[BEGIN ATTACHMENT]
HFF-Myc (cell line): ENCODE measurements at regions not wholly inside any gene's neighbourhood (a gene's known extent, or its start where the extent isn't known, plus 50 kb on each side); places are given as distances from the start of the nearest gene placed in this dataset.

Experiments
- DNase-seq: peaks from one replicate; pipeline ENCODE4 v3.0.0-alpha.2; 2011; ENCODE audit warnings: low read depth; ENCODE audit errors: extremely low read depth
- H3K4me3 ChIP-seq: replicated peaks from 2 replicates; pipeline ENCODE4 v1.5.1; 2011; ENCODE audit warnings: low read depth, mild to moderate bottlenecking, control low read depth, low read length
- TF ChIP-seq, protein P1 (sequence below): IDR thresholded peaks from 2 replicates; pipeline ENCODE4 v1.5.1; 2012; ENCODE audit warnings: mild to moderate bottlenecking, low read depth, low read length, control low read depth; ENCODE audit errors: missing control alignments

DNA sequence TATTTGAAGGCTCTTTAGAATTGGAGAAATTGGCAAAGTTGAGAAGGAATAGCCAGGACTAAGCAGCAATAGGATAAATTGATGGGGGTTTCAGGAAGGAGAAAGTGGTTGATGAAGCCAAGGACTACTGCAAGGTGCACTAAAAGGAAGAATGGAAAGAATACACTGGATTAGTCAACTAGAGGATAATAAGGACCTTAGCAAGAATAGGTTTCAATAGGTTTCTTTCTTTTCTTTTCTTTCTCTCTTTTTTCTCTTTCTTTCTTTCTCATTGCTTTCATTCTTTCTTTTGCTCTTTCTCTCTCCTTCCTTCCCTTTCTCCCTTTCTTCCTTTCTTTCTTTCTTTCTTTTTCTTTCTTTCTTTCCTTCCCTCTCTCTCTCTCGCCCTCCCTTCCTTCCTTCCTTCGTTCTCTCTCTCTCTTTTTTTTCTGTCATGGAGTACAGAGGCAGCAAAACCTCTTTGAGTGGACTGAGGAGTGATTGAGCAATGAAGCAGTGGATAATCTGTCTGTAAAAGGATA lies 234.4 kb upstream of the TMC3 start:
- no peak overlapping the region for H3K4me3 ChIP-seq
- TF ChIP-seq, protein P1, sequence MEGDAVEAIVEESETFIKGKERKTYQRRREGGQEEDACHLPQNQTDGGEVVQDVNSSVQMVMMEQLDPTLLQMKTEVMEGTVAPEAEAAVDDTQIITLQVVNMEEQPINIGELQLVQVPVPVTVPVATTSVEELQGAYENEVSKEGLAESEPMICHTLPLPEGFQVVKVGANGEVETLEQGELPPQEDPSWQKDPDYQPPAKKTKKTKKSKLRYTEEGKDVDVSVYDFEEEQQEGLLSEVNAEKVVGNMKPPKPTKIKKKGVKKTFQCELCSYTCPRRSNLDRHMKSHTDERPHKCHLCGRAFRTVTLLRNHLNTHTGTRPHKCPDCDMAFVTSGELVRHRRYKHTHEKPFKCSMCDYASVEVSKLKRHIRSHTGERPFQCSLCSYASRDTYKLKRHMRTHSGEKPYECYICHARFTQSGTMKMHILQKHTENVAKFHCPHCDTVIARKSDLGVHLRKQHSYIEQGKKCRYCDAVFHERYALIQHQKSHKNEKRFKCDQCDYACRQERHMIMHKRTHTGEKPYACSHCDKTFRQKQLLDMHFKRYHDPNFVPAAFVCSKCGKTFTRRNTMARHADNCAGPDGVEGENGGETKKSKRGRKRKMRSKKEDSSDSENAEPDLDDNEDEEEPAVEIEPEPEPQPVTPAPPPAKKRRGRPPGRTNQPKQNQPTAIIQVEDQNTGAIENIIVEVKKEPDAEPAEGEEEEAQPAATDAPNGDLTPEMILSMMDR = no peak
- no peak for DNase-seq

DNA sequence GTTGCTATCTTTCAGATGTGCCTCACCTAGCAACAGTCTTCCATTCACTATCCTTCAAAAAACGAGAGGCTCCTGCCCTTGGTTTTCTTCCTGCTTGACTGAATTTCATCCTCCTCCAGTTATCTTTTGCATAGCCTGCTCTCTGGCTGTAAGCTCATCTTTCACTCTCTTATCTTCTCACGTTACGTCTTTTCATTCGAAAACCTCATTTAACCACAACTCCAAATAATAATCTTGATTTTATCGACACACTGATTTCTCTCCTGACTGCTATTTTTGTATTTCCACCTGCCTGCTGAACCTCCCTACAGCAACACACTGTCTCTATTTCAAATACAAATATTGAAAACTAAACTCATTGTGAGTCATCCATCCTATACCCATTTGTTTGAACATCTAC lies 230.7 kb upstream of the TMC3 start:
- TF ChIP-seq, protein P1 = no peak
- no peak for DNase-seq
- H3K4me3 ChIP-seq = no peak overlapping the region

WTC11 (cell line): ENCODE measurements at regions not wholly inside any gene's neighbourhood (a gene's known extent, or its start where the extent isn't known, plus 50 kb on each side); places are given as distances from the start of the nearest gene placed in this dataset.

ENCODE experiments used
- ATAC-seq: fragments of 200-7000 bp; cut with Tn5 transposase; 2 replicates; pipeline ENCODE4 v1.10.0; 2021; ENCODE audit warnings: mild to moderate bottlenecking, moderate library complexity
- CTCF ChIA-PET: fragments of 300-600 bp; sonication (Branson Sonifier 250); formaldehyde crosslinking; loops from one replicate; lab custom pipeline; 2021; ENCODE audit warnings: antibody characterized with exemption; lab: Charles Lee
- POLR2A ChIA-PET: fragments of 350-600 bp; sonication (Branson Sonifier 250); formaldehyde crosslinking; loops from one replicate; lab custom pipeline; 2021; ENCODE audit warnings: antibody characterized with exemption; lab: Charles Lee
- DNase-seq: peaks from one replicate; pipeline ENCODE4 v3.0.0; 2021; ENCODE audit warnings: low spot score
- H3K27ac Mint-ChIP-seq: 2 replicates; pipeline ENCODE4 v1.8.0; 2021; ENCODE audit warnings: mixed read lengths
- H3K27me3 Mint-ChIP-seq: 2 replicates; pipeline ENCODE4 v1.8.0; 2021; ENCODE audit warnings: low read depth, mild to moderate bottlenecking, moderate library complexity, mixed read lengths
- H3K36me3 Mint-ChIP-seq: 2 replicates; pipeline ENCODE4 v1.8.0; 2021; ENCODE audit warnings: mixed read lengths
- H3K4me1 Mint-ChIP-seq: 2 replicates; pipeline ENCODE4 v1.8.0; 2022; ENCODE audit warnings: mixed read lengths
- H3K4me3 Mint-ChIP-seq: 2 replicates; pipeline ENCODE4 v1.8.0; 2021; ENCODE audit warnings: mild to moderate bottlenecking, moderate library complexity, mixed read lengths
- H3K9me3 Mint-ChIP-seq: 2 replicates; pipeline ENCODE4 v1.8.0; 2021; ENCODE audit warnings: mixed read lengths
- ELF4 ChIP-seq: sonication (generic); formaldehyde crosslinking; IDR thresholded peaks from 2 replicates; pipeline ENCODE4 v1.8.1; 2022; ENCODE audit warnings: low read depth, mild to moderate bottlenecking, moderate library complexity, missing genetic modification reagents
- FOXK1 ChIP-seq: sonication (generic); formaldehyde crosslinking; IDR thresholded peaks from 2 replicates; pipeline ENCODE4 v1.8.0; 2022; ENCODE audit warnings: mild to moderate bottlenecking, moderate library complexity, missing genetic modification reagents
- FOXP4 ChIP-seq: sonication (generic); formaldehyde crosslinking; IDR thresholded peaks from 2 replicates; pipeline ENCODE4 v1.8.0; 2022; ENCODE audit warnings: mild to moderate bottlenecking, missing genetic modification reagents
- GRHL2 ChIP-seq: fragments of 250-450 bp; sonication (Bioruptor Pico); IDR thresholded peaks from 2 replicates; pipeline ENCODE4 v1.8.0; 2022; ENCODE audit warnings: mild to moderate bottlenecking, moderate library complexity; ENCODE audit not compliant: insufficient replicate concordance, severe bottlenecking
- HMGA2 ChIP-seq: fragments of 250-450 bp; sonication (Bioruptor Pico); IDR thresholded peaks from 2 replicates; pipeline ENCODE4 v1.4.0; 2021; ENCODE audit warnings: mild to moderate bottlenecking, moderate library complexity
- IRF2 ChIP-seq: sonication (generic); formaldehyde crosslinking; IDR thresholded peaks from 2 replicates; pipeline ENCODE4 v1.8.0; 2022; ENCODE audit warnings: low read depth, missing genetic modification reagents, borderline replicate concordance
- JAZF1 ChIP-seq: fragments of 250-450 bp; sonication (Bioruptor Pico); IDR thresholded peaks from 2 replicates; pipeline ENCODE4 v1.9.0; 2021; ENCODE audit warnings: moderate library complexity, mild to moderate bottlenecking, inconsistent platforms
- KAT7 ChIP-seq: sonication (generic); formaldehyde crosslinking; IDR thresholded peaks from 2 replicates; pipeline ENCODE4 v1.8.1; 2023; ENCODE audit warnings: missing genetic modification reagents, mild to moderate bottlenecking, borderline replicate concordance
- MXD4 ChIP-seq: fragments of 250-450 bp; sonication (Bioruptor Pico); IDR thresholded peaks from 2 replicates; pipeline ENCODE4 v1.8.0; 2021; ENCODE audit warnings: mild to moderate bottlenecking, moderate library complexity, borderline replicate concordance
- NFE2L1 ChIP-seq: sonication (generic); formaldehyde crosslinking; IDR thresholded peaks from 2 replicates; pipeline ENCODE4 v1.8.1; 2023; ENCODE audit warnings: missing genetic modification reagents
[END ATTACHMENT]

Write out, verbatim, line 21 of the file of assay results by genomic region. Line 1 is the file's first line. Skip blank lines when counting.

- H3K27me3 Mint-ChIP-seq: 2 replicates; pipeline ENCODE4 v1.8.0; 2021; ENCODE audit warnings: low read depth, mild to moderate bottlenecking, moderate library complexity, mixed read lengths